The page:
Old black and white photo of Calumet Air Station entrance

Time Travel Goes Digital

After a successful first year, NMU’s Upper Peninsula Digital Network, UPLINK) program, which seeks to digitize historical records and family heirlooms throughout the Upper Peninsula, is collaborating with the Keweenaw Time Traveler (KeTT) in order to improve the region’s access to historical manuscript material maintained by U.P. heritage organizations.

While UPLINK and KeTT are similar, there’s a distinct difference between the two. “What UPLINK does is identify and digitize historically valuable records and make them available to scholars, students, and the general public online,” UPLINK Director and NMU Archivist Marcus Robyns said. “The KeTT takes that step a bit further by using maps and global interface systems, particularly the maps and other archival records from the Copper Country area. All of that material is interconnected and cross-referenced so that a researcher visiting a site can trace a person from the past through the Keweenaw from the records that they had left at that time. Hence the name, ‘Time Traveler.’”

Doing that takes a lot of work, though. Forty-seven faculty, staff and students work on KeTT to sift through, cross-reference and digitize materials, whereas UPLINK has two staff members and three students. KeTT plans to eventually cover the entire Upper Peninsula, and Robyns is optimistic that the partnership will expand. To grow, though, both UPLINK and the KeTT need help with some of the heavy lifting—the kind of help that only communities can give.

“KeTT is sort of a crowd-sourcing program, where people can actually contribute their own stories about an individual, building or business,”

Robyns explained. “While it’s a step up from what we do at UPLINK, we’re open to having volunteers come in and help us digitize material. In fact, UPLINK is designed to encourage heritage organizations to contribute labor to digitize materials.”

To that end, UPLINK is traveling to communities across the U.P. to discuss the importance of preserving local history—and doing it. In Ontonagon, for instance, UPLINK was able to digitize 1,134 files of records and belongings brought in from the community.

However, the process just got easier for everyone with Mobile Digitization Kits.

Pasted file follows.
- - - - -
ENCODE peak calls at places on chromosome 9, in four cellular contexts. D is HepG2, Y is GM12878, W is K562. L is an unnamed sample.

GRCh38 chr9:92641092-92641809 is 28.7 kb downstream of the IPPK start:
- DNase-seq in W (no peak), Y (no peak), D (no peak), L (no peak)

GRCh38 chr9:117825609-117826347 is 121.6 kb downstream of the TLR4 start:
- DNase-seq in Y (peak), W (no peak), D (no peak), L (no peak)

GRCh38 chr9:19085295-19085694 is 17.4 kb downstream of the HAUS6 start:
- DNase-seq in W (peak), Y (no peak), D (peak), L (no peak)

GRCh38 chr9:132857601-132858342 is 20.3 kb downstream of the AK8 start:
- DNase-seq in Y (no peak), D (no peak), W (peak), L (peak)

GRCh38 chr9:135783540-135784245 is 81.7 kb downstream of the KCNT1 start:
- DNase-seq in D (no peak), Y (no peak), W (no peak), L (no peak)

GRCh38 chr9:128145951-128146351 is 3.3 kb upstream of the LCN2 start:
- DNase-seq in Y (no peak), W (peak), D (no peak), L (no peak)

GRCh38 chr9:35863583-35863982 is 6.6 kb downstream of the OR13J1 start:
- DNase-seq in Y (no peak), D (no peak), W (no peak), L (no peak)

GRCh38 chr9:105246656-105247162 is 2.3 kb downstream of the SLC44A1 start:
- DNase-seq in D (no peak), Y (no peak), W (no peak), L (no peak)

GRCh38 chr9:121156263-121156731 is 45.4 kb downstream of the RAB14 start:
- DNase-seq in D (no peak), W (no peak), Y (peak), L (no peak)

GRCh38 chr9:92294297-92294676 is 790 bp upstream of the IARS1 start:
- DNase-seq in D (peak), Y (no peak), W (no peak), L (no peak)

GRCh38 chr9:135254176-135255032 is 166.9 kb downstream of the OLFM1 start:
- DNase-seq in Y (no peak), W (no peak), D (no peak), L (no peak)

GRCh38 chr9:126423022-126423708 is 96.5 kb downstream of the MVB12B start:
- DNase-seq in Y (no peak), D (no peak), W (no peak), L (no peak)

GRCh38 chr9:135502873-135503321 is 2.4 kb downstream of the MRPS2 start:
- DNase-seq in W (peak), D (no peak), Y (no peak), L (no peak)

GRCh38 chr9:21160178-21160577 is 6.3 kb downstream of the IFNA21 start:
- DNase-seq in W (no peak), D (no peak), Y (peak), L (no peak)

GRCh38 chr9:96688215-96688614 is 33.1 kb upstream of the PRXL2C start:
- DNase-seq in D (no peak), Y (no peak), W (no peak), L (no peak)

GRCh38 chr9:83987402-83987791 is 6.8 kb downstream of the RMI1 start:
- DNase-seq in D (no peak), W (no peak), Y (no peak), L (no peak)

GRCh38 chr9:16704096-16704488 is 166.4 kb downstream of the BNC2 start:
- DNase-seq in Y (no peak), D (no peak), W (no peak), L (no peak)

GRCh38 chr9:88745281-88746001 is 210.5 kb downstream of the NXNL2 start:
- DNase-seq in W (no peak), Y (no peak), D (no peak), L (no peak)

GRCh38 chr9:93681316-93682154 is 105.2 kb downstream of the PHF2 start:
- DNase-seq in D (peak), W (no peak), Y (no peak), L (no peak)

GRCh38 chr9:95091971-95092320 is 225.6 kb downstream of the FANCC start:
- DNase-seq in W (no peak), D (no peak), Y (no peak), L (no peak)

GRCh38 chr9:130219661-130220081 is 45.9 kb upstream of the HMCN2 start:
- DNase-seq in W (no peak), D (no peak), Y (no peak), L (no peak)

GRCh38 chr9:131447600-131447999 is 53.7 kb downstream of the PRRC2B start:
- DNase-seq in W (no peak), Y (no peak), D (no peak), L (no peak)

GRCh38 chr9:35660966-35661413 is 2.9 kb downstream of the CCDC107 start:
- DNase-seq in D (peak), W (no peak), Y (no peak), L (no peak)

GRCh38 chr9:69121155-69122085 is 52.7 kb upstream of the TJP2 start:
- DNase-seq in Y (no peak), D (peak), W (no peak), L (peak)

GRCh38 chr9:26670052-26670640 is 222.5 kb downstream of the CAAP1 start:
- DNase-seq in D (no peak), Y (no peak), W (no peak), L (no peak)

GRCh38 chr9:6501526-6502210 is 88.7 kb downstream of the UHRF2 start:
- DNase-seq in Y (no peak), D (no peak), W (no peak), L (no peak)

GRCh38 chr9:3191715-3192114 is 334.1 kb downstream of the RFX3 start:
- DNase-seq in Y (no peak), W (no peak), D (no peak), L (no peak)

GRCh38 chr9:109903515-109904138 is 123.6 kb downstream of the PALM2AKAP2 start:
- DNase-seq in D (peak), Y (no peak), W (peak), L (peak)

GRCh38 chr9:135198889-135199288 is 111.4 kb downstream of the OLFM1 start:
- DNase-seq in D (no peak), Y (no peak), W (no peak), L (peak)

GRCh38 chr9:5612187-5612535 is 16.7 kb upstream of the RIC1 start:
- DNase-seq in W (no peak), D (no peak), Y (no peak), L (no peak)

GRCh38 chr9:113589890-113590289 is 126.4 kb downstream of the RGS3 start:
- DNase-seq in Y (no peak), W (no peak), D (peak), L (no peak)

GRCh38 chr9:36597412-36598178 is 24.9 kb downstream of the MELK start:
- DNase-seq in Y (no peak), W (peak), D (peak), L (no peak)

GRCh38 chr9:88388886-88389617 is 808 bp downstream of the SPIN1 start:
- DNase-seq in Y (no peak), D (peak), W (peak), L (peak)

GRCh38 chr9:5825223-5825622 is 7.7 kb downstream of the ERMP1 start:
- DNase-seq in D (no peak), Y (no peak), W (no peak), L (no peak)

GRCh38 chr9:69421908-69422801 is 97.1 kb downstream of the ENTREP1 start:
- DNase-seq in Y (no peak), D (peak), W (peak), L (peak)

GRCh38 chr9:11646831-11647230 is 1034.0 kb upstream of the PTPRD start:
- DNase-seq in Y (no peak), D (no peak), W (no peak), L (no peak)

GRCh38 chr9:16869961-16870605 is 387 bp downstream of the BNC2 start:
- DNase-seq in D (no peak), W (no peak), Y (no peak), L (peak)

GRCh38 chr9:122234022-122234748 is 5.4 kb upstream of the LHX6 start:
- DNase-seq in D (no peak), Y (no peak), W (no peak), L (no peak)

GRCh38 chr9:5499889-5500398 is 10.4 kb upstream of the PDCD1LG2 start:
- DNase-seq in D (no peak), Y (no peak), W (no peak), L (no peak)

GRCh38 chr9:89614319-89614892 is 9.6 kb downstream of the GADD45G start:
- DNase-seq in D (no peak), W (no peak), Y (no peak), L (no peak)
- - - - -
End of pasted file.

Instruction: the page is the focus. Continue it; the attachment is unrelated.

"Heritage organizations that are members of UPLINK can essentially borrow these kits free of charge, take them back to their heritage organization site, and digitize their collections there,” Robyns said. “We provide them with basic technical training, and show them how to add their collection to our database available on our website.”

Robyns also has an idea for adding UPLINK into NMU’s curriculum, “Right now, I’m working with English, History and Earth, Environmental and Geographical Sciences to offer an experimental, interdisciplinary, collaborative course in the fall focused on research and contributing to UPLINK and the KeTT.”

— By Ian McCullough


Mobile phone showing NMU/UP website

New U.P./NMU Website

Upper Peninsula and Northern Michigan University. It was created and hosted by the Beaumier Center, with the idea, support and guidance of Dr. Jon Saari, professor emeritus of history.


Because the relationship between the region, the university and its people is always changing, and because there are so many stories to tell, this website will continually change and expand as well. The site has three main sections. "What is the Upper Peninsula" looks at the history of the region and the university itself. "The University for Everyone" looks specifically at the connections between NMU and the region. "Living in the Upper Peninsula" is still being developed and will include opportunities for students, alumni and staff to interact through blogs about the region's way of life.